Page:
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P016: Device associated infections in adult intensive care units in public versus private hospitals in Egypt
© Abdelfattah et al; licensee BioMed Central Ltd. 2013
Published: 20 June 2013
The healthcare system depends on public hospitals including university hospitals and private hospitals in Egypt. Private hospitals have more resources, and healthcare workers work under strict supervision, monitoring and feed- back.
We aimed to compare the DAI rates, patient risk factors and difference in resources between 2 adult medical ICUS, one from a public and one from a private hospital.
The study was done as a prospective incidence- based surveillance on 971 adult patients admitted to one medical ICU and one respiratory ICU of Cairo University hospital over a period of 9 months. The same surveillance method was conducted on 250 adult patients in an adult medical ICU from a tertiary- care private hospital. The standardized CDC/NHSN protocols and definitions were used.
The CLABSI, VAP and CAUTI rates were 10.0, 5.6, 3.2/1000 device days respectively in the medical ICU and 3.5, 28.5, 12.4/1000 device days in the respiratory ICU of the public hospital (CUH) versus 2.3, 0, 1.7 /1000 device days respectively in the private hospital (DAF) ICU (p value= 0.08, < 0.001 and 0.007).
The Central line, ventilator, urinary catheter utilization ratios were 0.19, 0.29, 0.41in the medical ICU and 0.26, 0.27, 0.33 in the respiratory ICU respectively in the CUH, versus 0.57, 0.15, 0.38 respectively in DAF ICU.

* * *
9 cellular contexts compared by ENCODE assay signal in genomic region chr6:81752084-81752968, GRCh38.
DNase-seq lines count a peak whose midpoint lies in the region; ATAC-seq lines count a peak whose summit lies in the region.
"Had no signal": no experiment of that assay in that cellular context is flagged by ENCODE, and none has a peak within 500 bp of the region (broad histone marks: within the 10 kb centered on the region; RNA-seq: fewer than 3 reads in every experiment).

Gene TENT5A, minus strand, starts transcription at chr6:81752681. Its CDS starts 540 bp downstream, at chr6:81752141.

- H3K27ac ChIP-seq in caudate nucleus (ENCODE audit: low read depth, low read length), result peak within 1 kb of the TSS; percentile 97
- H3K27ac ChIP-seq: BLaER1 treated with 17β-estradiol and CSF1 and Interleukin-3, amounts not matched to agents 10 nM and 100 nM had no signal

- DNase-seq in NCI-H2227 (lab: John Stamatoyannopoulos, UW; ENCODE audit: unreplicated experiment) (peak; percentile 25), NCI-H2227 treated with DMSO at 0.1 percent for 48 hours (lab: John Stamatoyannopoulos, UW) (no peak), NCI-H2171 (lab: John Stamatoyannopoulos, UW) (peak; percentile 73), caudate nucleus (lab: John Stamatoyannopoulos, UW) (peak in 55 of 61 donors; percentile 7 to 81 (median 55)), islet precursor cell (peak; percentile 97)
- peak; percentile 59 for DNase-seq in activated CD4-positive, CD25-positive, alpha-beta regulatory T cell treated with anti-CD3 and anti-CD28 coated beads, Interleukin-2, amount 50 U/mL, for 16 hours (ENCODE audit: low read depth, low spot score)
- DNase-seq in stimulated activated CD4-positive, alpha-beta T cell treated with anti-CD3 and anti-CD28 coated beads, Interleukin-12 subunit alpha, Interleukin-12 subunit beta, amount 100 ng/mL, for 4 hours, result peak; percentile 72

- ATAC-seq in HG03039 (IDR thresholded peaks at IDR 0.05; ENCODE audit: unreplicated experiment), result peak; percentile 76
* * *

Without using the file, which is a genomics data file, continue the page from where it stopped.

The significant risk factor for DAI was APACH score>15% for DAI in both ICUs while the length of hospital stay was a significant risk for DAI CUH ICU only. In CUH ICU, nurse to patient ratio was 1:3 versus 1:1in DAF ICU. Hand hygiene compliance was 50% in CUH versus and 85% in DAF.
The increase in LOS, decrease in hand hygiene compliance and nurse to patient ratio could explain the higher incidence of DAI in CUH over the private ICUs in Egypt. Rectification of these factors can reduce the rates of DAI in public hospitals.
Disclosure of interest
This article is published under license to BioMed Central Ltd. This is an Open Access article distributed under the terms of the Creative Commons Attribution License (http://creativecommons.org/licenses/by/2.0), which permits unrestricted use, distribution, and reproduction in any medium, provided the original work is properly cited.